The vacuum advance mechanism consists of a diaphragm which automatically advances and retards the ignition timing according to the engine speed and operating condition. The diaphragm forms two chambers, one of which is connected to the induction manifold and the other is open to the atmosphere. A linkage connects the diaphragm to the distributor. When the diaphragm is in its normal position, the contact breaker is held fully retarded.
When the engine speed increases the induction manifold depression is high and the diaphragm is pressed up by atmospheric pressure. The movement of the diaphragm moves the contact breaker in the opposite direction to rotate and thereby advancing the ignition. A decrease in vacuum allows the diaphragm to return back to its original setting retarding the ignition.
It is seen that the centrifugal advance mechanism takes much care of speed only and not the load conditions, whereas the vacuum advance mechanism takes much care of load conditions. Therefore, a combination of the two mechanisms is applied to the distributor. In this design, part of the ignition advance is due to the centrifugal force and part of the vacuum produced in the intake manifold. The combination of the two mechanisms gives the practically perfect spark timing for all driving conditions.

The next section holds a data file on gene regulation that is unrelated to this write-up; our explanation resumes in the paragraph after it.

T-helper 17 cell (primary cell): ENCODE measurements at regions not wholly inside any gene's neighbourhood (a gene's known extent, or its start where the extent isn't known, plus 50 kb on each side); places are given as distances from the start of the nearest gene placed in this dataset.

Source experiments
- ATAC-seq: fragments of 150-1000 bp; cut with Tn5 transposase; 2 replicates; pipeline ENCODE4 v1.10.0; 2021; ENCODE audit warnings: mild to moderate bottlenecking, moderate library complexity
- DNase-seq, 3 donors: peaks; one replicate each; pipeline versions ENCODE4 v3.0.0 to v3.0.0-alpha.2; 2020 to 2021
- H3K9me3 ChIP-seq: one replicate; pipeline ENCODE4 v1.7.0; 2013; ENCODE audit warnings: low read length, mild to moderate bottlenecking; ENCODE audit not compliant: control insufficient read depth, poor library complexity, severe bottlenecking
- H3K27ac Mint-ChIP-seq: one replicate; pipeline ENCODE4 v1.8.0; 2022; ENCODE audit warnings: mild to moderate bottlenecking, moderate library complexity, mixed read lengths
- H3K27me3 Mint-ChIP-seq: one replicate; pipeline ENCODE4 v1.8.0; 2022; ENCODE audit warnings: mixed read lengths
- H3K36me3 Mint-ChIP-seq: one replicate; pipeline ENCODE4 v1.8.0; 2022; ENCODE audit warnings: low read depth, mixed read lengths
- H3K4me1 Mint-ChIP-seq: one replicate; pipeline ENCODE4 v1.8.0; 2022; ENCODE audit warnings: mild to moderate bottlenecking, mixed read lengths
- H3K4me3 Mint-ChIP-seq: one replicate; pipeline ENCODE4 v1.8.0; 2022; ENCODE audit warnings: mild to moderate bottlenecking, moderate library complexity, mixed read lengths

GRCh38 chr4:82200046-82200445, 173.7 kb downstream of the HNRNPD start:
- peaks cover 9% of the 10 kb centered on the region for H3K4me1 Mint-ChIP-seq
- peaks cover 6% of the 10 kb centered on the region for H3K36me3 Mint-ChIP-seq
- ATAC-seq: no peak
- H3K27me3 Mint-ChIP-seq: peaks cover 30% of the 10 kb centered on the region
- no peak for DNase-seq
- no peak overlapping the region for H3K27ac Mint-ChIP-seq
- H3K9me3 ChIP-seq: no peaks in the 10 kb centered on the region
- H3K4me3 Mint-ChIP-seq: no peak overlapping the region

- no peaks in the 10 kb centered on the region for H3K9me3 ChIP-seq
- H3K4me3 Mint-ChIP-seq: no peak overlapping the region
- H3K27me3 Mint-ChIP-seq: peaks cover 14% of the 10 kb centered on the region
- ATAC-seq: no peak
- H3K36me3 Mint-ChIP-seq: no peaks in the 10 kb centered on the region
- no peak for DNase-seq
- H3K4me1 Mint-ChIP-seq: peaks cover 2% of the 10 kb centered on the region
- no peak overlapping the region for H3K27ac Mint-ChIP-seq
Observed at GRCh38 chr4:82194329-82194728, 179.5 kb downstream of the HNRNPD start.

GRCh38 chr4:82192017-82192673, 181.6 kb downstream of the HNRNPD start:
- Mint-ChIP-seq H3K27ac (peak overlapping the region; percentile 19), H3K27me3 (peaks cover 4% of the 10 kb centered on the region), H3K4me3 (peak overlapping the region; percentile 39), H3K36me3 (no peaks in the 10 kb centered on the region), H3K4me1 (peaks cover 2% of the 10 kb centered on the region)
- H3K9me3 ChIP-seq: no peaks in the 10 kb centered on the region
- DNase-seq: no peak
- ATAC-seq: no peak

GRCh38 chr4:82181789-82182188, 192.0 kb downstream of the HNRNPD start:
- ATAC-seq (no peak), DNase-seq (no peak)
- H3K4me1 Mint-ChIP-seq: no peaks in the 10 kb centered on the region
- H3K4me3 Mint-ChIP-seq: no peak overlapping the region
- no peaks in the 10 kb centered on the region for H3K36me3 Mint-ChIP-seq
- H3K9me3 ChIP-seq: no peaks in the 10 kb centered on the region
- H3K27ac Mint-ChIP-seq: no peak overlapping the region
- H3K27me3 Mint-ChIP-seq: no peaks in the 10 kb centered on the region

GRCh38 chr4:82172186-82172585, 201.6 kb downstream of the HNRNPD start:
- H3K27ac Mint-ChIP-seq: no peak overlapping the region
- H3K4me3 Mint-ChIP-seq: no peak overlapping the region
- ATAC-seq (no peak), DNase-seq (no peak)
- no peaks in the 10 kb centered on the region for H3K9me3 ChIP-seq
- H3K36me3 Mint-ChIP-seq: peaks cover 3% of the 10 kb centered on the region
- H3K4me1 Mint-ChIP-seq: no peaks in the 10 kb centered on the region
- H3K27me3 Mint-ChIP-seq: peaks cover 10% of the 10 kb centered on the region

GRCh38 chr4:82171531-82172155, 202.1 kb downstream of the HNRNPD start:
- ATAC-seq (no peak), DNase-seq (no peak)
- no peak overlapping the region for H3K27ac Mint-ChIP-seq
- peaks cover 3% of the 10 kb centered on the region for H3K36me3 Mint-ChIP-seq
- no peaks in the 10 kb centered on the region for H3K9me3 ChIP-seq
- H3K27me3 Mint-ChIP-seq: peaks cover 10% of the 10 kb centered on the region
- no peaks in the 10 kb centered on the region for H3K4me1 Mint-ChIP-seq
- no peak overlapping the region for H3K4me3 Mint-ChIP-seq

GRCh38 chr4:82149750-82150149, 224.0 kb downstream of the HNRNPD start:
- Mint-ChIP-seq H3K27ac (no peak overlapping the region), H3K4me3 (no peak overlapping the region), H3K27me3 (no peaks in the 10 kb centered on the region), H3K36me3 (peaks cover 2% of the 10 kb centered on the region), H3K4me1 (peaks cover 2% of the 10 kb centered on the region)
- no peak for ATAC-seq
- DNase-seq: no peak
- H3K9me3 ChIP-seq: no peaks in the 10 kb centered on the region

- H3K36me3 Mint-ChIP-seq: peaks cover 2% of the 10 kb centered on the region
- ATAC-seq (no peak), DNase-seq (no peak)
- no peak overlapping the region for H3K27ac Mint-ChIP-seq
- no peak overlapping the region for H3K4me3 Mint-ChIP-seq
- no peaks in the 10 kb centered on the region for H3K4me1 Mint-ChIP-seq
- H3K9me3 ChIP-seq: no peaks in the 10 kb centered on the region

Explaining Vacuum & Mechanical Advance Mechanism.
Racecars don’t run vacuum advance systems, why ought to I?
It’s true. If you headed right down to your local drag strip and checked out most of the distributors delivering spark to their hopped-up engine hosts, you’d notice a definite lack of vacuum canisters. the reason for this is often simple: racecars operate primarily at full throttle conditions – mutually may expect of a “race” automotive. not like streetcars that require to start out cold, get acceptable fuel economy, and idle in traffic while not warming, race cars don’t expertise the maximum amount of variance in operation conditions.
And, like we have a tendency to lined earlier, vacuum advance is nonexistent at low manifold vacuum, the system would bring nothing to the table on a automotive that’s driven at wide-open throttle. Would a vacuum canister cause issues on a racecar? No, it’d not, however within the name of simplicity, most billet, race-oriented distributors leave them out of the combo.